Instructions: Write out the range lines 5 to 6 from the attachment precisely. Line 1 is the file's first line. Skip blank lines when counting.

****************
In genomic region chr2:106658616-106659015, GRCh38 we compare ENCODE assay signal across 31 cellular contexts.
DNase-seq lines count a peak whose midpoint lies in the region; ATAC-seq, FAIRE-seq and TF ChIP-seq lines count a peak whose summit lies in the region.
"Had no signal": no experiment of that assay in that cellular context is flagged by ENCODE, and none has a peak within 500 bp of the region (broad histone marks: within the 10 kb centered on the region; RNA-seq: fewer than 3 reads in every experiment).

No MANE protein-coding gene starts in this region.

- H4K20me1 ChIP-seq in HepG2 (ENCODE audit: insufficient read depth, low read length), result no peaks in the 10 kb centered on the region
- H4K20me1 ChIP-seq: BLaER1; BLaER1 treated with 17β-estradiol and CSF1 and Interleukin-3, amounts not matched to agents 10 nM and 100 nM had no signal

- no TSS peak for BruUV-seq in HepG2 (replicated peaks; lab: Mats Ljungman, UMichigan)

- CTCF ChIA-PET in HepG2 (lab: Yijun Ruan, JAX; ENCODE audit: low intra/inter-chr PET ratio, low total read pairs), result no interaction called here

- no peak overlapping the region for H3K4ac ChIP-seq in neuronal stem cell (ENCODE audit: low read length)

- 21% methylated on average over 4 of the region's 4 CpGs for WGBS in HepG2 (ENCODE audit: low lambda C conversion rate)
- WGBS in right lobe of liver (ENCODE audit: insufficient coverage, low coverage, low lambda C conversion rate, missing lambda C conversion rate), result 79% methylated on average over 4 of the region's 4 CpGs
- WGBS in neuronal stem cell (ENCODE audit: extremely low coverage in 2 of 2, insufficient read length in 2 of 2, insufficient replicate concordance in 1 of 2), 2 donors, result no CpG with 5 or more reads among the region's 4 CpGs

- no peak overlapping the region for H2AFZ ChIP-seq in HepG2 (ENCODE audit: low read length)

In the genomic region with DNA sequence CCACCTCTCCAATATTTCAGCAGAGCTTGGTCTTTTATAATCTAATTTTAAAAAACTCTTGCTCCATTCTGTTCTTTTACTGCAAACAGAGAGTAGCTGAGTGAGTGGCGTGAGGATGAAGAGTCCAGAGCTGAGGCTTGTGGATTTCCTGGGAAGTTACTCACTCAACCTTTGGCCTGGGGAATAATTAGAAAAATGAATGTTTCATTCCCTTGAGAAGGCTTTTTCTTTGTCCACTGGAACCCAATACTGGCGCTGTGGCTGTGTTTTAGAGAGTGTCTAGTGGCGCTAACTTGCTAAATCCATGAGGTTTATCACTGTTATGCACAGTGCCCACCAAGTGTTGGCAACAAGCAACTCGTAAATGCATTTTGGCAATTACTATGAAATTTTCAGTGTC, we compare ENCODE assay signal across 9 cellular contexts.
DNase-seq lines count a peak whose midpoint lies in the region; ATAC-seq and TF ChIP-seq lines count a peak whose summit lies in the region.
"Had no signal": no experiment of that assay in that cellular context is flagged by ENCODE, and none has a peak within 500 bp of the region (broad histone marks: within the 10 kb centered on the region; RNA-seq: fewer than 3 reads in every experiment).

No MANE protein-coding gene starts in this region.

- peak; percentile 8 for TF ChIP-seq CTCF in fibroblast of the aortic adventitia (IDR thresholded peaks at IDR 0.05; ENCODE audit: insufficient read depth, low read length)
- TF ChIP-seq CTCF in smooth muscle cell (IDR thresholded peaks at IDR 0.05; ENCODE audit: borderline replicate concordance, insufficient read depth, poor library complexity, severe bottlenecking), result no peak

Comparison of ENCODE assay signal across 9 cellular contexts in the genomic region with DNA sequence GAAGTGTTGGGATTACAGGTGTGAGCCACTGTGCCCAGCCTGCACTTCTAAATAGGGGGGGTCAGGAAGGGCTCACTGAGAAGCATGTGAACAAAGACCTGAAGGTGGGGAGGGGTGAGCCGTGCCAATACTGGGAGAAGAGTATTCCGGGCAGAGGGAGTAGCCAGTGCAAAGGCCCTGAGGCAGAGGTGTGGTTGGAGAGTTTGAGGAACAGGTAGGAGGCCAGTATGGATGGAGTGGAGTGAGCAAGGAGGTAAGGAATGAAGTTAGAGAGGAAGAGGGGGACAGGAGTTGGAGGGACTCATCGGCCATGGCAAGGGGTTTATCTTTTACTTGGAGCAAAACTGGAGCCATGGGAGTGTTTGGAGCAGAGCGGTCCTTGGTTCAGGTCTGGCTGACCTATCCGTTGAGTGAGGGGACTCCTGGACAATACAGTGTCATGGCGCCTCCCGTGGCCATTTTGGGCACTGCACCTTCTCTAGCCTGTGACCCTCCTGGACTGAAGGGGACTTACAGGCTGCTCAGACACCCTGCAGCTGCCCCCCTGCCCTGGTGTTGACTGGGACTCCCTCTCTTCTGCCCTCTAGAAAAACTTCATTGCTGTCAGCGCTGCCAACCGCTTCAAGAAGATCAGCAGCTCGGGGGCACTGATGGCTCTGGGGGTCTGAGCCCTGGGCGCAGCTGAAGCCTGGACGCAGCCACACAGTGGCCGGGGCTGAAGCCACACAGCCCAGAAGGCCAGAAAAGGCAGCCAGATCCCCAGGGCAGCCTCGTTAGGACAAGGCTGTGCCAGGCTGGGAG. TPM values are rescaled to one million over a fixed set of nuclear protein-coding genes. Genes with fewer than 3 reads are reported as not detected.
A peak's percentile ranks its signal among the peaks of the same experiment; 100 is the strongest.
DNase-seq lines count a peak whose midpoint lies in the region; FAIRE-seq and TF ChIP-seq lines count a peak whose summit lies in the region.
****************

- H4K20me1 ChIP-seq in HepG2 (ENCODE audit: insufficient read depth, low read length), result no peaks in the 10 kb centered on the region
- H4K20me1 ChIP-seq: BLaER1; BLaER1 treated with 17β-estradiol and CSF1 and Interleukin-3, amounts not matched to agents 10 nM and 100 nM had no signal